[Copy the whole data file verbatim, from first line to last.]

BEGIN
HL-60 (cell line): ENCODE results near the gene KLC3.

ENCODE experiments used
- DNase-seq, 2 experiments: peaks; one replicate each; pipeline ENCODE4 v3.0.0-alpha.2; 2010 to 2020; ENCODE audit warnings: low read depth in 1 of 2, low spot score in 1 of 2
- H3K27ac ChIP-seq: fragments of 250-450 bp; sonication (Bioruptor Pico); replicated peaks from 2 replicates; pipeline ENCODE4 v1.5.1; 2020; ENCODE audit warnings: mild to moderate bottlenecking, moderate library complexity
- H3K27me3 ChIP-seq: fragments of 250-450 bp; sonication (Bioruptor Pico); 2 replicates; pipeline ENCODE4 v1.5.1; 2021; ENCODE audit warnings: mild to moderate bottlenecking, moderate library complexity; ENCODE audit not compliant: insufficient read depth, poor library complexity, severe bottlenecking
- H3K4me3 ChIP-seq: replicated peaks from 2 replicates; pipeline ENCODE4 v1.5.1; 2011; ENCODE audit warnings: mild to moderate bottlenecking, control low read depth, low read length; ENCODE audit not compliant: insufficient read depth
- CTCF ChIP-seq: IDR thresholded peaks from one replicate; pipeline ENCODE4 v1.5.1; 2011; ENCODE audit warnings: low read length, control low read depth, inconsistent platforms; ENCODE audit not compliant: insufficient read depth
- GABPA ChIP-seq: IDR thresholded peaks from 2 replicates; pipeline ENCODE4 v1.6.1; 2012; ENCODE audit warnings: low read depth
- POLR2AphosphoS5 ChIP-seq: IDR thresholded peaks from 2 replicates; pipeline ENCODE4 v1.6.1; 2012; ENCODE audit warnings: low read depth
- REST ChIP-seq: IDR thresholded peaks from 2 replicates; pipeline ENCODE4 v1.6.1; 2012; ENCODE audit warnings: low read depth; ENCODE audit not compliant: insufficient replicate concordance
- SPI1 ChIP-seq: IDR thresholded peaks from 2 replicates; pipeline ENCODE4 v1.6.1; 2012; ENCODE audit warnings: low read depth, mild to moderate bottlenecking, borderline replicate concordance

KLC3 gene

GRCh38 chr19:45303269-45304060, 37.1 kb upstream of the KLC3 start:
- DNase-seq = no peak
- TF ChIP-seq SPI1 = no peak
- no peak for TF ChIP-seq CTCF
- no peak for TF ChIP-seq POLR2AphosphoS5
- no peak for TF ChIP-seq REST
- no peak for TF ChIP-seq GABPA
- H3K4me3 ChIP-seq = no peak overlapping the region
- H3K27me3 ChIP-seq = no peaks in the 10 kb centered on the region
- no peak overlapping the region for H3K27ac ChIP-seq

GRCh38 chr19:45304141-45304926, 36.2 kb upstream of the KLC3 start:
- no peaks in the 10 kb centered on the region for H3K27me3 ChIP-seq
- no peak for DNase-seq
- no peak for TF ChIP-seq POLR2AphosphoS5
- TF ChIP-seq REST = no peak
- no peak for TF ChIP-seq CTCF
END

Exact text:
HL-60 (cell line): ENCODE results near the gene KLC3.

ENCODE experiments used
- DNase-seq, 2 experiments: peaks; one replicate each; pipeline ENCODE4 v3.0.0-alpha.2; 2010 to 2020; ENCODE audit warnings: low read depth in 1 of 2, low spot score in 1 of 2
- H3K27ac ChIP-seq: fragments of 250-450 bp; sonication (Bioruptor Pico); replicated peaks from 2 replicates; pipeline ENCODE4 v1.5.1; 2020; ENCODE audit warnings: mild to moderate bottlenecking, moderate library complexity
- H3K27me3 ChIP-seq: fragments of 250-450 bp; sonication (Bioruptor Pico); 2 replicates; pipeline ENCODE4 v1.5.1; 2021; ENCODE audit warnings: mild to moderate bottlenecking, moderate library complexity; ENCODE audit not compliant: insufficient read depth, poor library complexity, severe bottlenecking
- H3K4me3 ChIP-seq: replicated peaks from 2 replicates; pipeline ENCODE4 v1.5.1; 2011; ENCODE audit warnings: mild to moderate bottlenecking, control low read depth, low read length; ENCODE audit not compliant: insufficient read depth
- CTCF ChIP-seq: IDR thresholded peaks from one replicate; pipeline ENCODE4 v1.5.1; 2011; ENCODE audit warnings: low read length, control low read depth, inconsistent platforms; ENCODE audit not compliant: insufficient read depth
- GABPA ChIP-seq: IDR thresholded peaks from 2 replicates; pipeline ENCODE4 v1.6.1; 2012; ENCODE audit warnings: low read depth
- POLR2AphosphoS5 ChIP-seq: IDR thresholded peaks from 2 replicates; pipeline ENCODE4 v1.6.1; 2012; ENCODE audit warnings: low read depth
- REST ChIP-seq: IDR thresholded peaks from 2 replicates; pipeline ENCODE4 v1.6.1; 2012; ENCODE audit warnings: low read depth; ENCODE audit not compliant: insufficient replicate concordance
- SPI1 ChIP-seq: IDR thresholded peaks from 2 replicates; pipeline ENCODE4 v1.6.1; 2012; ENCODE audit warnings: low read depth, mild to moderate bottlenecking, borderline replicate concordance

KLC3 gene

GRCh38 chr19:45303269-45304060, 37.1 kb upstream of the KLC3 start:
- DNase-seq = no peak
- TF ChIP-seq SPI1 = no peak
- no peak for TF ChIP-seq CTCF
- no peak for TF ChIP-seq POLR2AphosphoS5
- no peak for TF ChIP-seq REST
- no peak for TF ChIP-seq GABPA
- H3K4me3 ChIP-seq = no peak overlapping the region
- H3K27me3 ChIP-seq = no peaks in the 10 kb centered on the region
- no peak overlapping the region for H3K27ac ChIP-seq

GRCh38 chr19:45304141-45304926, 36.2 kb upstream of the KLC3 start:
- no peaks in the 10 kb centered on the region for H3K27me3 ChIP-seq
- no peak for DNase-seq
- no peak for TF ChIP-seq POLR2AphosphoS5
- TF ChIP-seq REST = no peak
- no peak for TF ChIP-seq CTCF